Colored060.05263157913
GIFs060.05263157913
Root060.05263157913
Home060.05263157913
Runs060.05263157913
Engine060.05263157913
Noises060.05263157913

Sports

Word# of Occurrences of Word in Sports
Total Words in SportsConditional Probability of Given Word# of Total Unique Words in All Documents
Saturn060.05263157913
Dealers060.05263157913
Car060.05263157913
Toyota060.05263157913
Tercel060.05263157913
Baseball160.10526315813
Game260.15789473713
Play160.10526315813
Pulled160.10526315813
Muscle160.10526315813
Colored160.10526315813
GIFs160.10526315813
Root160.10526315813
Home060.05263157913
Runs060.05263157913
Engine060.05263157913
Noises060.05263157913

Computer

Word# of Occurrences of Word in ComputerTotal Words in ComputerConditional Probability of Given Word in Computer# of Total Unique Words in All Documents
Saturn030.062513
Dealers030.062513
Car030.062513
Toyota030.062513
Tercel030.062513
Baseball030.062513
Game030.062513
Play030.062513
Pulled030.062513
Muscle030.062513
Colored130.12513
GIFs130.12513
Root130.12513
Home030.062513
Runs030.062513
Engine030.062513
Noises030.062513

Step 3

Calculate P(Category/Document) = P(Category) * P(Word1/Category) * P(Word2/Category) * P(Word3/Category)

P(Auto/D6) = P(Auto) * P(Engine/Auto) * P(Noises/Auto) * P(Car/Auto)

= (0.4) * (0.052631579) * (0.157894737)

= (0.00005831754)

P(Sports/D6) = 0.000174953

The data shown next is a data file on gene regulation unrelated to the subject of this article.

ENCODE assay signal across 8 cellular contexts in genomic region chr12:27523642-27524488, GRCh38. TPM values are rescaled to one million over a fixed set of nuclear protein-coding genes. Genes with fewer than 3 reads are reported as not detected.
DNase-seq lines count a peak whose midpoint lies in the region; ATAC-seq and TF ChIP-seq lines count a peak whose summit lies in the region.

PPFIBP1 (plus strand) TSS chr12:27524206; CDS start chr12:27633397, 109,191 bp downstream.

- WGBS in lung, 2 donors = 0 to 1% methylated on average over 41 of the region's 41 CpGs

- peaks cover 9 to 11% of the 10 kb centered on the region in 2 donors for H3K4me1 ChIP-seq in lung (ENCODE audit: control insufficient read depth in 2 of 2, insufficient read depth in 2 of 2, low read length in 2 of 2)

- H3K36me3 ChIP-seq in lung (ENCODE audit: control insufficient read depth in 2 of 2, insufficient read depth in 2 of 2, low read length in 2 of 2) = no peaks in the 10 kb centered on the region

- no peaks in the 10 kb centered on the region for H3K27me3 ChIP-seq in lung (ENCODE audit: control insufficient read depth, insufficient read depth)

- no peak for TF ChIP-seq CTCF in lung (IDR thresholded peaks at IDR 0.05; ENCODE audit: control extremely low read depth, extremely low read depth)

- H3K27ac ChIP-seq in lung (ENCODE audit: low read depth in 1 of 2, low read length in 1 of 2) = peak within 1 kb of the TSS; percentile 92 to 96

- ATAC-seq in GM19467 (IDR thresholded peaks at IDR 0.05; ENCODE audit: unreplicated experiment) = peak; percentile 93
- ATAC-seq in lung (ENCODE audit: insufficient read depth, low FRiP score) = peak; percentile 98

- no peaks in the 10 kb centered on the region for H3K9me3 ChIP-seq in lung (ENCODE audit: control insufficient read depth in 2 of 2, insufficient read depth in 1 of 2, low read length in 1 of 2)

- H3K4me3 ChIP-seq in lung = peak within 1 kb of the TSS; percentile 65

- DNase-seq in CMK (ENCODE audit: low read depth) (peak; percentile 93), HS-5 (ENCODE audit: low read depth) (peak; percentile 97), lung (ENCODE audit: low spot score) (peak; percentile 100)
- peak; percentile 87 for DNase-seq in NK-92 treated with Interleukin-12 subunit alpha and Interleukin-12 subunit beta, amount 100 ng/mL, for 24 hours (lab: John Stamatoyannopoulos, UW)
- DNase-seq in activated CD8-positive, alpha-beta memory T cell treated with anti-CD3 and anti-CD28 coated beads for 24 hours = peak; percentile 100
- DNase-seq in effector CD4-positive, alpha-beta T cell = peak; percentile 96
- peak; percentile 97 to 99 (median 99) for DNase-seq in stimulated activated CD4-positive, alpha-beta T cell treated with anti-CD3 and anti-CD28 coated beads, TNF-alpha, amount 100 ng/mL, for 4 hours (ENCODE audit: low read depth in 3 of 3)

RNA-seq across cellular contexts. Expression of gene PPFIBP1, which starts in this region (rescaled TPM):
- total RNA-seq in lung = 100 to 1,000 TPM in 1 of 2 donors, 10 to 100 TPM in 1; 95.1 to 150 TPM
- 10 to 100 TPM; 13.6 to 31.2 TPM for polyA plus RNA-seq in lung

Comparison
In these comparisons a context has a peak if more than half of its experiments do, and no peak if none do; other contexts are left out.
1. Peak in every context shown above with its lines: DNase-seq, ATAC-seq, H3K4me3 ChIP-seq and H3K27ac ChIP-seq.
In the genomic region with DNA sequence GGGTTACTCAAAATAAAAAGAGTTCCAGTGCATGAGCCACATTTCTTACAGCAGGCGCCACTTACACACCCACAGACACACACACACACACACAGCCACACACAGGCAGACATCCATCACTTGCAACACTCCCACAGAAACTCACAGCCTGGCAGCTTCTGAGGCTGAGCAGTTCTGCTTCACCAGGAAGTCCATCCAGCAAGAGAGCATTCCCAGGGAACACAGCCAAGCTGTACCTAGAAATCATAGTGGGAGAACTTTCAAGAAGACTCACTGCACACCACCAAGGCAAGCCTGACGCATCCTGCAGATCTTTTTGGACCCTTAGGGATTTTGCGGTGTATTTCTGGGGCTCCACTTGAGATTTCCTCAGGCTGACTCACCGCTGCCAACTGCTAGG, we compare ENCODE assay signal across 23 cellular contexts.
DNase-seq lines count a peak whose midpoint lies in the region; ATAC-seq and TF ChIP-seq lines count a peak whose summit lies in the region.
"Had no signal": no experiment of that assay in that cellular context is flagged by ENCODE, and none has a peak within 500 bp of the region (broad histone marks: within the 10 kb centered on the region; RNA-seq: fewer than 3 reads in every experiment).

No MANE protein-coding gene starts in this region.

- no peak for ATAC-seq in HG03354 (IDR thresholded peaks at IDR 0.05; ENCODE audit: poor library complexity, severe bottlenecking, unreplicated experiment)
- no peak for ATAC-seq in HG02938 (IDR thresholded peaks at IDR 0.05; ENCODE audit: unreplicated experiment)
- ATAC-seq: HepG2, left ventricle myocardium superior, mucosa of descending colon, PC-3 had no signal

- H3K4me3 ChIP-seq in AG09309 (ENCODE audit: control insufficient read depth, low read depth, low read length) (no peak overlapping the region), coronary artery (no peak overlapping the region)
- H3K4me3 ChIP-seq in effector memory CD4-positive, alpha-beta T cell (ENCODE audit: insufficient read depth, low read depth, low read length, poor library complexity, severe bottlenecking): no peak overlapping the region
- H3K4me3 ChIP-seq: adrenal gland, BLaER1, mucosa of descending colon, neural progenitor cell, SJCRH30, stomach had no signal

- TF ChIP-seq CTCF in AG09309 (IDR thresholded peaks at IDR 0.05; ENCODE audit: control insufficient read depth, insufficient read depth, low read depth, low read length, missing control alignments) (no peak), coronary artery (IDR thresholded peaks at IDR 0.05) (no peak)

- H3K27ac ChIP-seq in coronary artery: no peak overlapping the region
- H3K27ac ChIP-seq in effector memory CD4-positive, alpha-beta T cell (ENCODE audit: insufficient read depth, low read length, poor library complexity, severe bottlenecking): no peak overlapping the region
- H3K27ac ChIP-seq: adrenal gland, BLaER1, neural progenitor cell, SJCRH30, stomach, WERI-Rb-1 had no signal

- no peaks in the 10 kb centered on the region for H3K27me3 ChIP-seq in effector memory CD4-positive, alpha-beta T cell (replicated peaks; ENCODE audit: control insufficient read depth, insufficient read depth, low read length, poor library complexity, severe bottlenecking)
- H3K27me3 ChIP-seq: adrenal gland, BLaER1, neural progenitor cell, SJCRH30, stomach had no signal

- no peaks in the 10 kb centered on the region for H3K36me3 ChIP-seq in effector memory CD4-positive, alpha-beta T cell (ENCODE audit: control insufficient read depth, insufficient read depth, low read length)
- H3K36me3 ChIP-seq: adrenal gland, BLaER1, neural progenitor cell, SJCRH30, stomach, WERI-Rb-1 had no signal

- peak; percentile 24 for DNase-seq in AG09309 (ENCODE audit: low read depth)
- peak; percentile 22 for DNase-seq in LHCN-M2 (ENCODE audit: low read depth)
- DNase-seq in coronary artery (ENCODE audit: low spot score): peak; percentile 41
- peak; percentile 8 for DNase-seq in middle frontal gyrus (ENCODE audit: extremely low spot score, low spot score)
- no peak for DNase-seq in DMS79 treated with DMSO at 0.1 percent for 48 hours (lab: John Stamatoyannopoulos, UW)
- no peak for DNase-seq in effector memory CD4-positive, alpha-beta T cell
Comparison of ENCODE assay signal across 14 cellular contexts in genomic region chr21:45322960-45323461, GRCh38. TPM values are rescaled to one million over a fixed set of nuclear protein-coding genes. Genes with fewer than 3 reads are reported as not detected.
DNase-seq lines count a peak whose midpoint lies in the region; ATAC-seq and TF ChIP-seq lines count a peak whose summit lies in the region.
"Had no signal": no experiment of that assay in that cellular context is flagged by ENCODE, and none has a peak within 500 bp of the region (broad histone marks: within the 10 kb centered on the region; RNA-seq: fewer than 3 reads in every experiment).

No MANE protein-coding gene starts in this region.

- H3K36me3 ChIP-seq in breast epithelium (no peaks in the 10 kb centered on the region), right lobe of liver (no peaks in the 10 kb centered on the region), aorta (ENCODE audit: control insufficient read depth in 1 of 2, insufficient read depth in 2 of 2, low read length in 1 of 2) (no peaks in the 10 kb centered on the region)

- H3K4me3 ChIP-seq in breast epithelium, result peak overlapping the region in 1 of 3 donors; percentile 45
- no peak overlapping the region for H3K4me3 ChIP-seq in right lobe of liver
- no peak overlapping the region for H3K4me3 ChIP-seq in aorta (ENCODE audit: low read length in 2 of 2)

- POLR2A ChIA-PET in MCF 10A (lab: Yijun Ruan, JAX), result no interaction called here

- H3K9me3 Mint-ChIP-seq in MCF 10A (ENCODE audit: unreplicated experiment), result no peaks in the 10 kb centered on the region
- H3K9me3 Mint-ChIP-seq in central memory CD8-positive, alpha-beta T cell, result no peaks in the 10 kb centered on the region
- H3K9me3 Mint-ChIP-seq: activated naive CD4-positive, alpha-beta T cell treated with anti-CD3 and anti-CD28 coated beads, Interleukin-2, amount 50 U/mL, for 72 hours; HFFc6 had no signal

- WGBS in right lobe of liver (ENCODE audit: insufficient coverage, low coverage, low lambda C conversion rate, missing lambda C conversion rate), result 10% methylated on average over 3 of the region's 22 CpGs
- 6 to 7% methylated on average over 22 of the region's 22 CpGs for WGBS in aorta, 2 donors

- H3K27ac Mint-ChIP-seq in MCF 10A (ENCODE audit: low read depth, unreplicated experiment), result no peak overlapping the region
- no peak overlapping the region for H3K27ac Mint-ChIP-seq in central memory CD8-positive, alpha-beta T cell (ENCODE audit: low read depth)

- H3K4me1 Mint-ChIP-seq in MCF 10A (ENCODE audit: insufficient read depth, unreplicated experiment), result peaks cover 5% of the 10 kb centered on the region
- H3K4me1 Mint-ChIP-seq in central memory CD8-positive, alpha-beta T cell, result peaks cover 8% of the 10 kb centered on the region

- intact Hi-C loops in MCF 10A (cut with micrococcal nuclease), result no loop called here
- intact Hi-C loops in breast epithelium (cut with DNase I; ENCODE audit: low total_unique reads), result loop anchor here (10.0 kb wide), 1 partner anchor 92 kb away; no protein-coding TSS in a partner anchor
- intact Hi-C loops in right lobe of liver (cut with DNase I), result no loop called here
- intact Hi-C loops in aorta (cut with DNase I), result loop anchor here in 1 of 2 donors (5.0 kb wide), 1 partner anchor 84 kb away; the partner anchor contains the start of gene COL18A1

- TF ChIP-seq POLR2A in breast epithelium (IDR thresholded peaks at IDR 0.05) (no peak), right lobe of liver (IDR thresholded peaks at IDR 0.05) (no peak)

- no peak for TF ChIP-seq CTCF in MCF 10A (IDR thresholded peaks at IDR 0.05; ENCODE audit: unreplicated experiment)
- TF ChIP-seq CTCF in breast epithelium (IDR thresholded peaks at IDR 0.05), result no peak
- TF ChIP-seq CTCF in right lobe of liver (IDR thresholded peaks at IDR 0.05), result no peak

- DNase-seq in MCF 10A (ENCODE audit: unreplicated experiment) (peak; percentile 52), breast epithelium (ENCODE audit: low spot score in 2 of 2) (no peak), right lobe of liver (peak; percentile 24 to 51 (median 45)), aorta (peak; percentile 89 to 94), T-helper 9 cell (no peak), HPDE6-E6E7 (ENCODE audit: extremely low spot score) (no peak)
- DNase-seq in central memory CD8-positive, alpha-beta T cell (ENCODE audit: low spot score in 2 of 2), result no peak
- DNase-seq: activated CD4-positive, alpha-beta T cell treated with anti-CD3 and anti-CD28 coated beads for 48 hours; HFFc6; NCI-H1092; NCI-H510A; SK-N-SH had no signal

P(Computers/D6) = 0.00004882813

The most probable category for D6 to fall into is Sports, because it has the highest probability among its peers.

P(Auto/D7) = 0.00017495262

P(Sports/D7) = 0.0000583175

P(Computers/D7) = 0.00004882813

The most probable category for D7 to fall into is Auto, because it has the highest probability among its peers.

The Multinomial Naive Bayes technique is pretty effective for document classification.

Before concluding, I would recommend exploring following Python Packages, which provide great resources to learn classification techniques along with the implementation of several classification algorithms.

I hope you enjoyed reading this. If you have any questions or queries, please leave a comment below. I highly appreciate your feedback!

Manoj Bisht

Manoj Bisht

Senior Architect

Manoj Bisht is the Senior Architect at 3Pillar Global, working out of our office in Noida, India. He has expertise in building and working with high performance team delivering cutting edge enterprise products. He is also a keen researcher and dive deeps into trending technologies. His current areas of interest are data science, cloud services and micro service/ serverless design and architecture. He loves to spend his spare time playing games and also likes traveling to new places with family and friends.

5 Responses to “Document Classification Using Multinomial Naive Bayes Classifier”
  1. hardi thakor on

    hello sir, my question is how to find unique words in Naive Bayes algorithm

    Reply
  2. Patricia Ramos on

    Hi sir! May I ask when did you publish this article? My team and I are working on a paper about spam and we will be using Multinomial Naive Bayes Classifier. We would like to cite your article on our paper. Thank you very much.

    Reply
Leave a Reply